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Rubio Warns U.K.: SHEIN Ethics Concerns Must Be Taken Seriously

Jun 11, 2024 | Comunicados de Prensa

SHEIN, a fast-fashion company with close ties to Communist China, previously filed for an initial public offering (IPO) on the U.S. stock exchange. However, after pressure from U.S. Senator Marco Rubio (R-FL) and other members of Congress, and increased scrutiny from the U.S. Securities and Exchange Commission (SEC), SHEIN changed course. SHEIN now hopes to list on the London Stock Exchange (LSE).

Senator Rubio sent a letter to the United Kingdom Chancellor of the Exchequer, Jeremy Hunt, informing him of SHEIN’s reported human-rights abuses and exploitation of trade loopholes and the risks these tactics pose to businesses and investors. The letter urges Hunt to investigate SHEIN thoroughly before allowing the company to list on the LSE. Senator Rubio also sent the letter to the United Kingdom’s Financial Conduct Authority Chief Executive Officer, Nikhil Rathi.

  • “SHEIN previously sought to list in New York City, but failed due to concerns about its unethical and irresponsible business practices. At the time, I warned U.S. securities regulators about SHEIN’s alleged exploitation of slave labor and trade loopholes. I now feel a duty of friendship to repeat these warnings and urge caution before the United Kingdom allows SHEIN to list in London.
  • “Slave labor, sweatshops, and trade tricks are the dirty secrets behind SHEIN’s success…. I trust you will treat these allegations against SHEIN with the utmost seriousness, investigate them fully, and take appropriate action to protect investors.”

Flashback… In February, Senator Rubio urged the SEC to block SHEIN’s IPO. 

El full text of the letter .

Dear Chancellor Hunt:

I write with regard to SHEIN, a fast-fashion company with deep ties to the People’s Republic of China (PRC). News reports indicate that SHEIN seeks a stock-market listing in London. SHEIN previously sought to list in New York City, but failed due to concerns about its unethical and irresponsible business practices. At the time, I warned U.S. securities regulators about SHEIN’s alleged exploitation of slave labor and trade loopholes.  I now feel a duty of friendship to repeat these warnings and urge caution before the United Kingdom allows SHEIN to list in London.

SHEIN claims to be a “global” company and has worked hard to obscure its connections to the PRC. However, SHEIN is properly understood as a Chinese company. The company was founded in the PRC by a Chinese national, Xu Yangtian. Virtually all of SHEIN’s contract manufacturers, employees, and warehouses are in the PRC. For a company that claims to be Singaporean, SHEIN is unusually solicitous of the PRC government, as evidenced by the fact that the company sought the blessing of the Chinese Communist Party (CCP) before it attempted to list overseas. SHEIN also agreed to Chinese government investigations meant to ensure its data could not leak out of the country. This investigation raises an obvious question: what does the CCP not want us to know about SHEIN?

SHEIN’s ties to modern-day slavery suggest an answer to that question. In 2022, Bloomberg News commissioned forensic tests of SHEIN garments that showed they were made with cotton from the Xinjiang Uyghur Autonomous Region (XUAR), where slave labor is rampant. An expert testified before Congress that SHEIN may also source other fabrics from the XUAR.SHEIN paid for its own forensic tests to rebut these claims. They, too, found Xinjiang cotton in SHEIN’s clothing.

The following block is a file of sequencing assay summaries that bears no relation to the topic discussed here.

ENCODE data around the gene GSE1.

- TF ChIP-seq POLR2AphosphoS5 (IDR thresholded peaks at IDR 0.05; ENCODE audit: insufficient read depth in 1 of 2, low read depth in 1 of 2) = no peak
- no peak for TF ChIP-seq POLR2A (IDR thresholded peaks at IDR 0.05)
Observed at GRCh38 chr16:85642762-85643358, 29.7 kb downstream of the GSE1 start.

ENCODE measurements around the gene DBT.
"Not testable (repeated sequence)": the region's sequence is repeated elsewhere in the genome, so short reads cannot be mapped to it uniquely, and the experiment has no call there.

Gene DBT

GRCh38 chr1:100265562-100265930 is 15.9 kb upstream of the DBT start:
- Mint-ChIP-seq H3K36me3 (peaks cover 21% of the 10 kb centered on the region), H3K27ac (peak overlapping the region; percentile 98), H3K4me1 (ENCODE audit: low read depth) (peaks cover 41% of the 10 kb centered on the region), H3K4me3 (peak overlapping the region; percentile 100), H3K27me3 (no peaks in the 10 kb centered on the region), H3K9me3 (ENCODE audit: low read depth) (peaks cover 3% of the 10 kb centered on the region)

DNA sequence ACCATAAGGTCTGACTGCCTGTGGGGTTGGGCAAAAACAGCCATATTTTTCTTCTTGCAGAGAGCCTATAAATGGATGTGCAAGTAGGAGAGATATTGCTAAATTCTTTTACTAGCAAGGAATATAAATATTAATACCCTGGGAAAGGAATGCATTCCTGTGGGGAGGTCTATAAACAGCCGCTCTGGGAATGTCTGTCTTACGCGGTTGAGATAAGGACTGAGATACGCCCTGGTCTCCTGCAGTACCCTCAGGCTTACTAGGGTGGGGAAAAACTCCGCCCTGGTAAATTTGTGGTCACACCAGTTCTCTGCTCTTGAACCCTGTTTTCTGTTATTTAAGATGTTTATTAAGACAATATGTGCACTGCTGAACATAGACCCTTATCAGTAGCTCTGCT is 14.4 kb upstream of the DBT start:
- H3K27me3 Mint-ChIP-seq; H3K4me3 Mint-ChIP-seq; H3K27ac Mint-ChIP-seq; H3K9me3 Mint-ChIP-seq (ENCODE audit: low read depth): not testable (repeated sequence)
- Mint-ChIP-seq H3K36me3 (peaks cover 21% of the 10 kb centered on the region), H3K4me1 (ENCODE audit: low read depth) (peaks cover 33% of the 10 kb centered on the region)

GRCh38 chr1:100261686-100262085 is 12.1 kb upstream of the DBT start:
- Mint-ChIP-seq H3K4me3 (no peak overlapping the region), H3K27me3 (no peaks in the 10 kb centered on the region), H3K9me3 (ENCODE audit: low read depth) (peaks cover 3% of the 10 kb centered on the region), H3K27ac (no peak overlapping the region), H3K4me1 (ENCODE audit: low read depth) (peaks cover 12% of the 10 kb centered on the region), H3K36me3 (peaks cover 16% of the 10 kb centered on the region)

SHEIN’s network of contract factories have also been accused of serious labor violations. SHEIN claims that its suppliers abide by a strict code of conduct, yet investigations have found that these suppliers are little more than sweatshops. Some seamstresses work nearly 80-hour weeks for a pittance. Some do not have formal contracts of employment, raising additional concerns about forced labor. It is far from clear that SHEIN has enough oversight of its suppliers to determine if they are abiding by its code of conduct, even if it wants to.

A final concern is SHEIN’s circumvention of customs enforcement and tax, a tactic central to its business model. In the United States, SHEIN exploits “de minimis” entry to ship its products directly from the PRC to consumers without customs inspections or duties. Bipartisan coalitions in Congress are working to close this trade loophole through bills like my Import Security and Fairness Act. If we succeed, SHEIN’s business model will be upended, to the detriment of investors. SHEIN uses the same tactic in the United Kingdom to undercut competitors and evade taxation, and similar cries have been raised for reform. The United States and United Kingdom have many honest businesses that employ workers, import clothing from reputable manufacturers, and pay taxes accordingly. SHEIN’s dishonest business threatens honest businesses everywhere.

Slave labor, sweatshops, and trade tricks are the dirty secrets behind SHEIN’s success. The United Kingdom has a storied tradition of abolitionism, from Wilberforce and Cowper to the Modern Slavery Act in our day. I trust you will treat these allegations against SHEIN with the utmost seriousness, investigate them fully, and take appropriate action to protect investors. 

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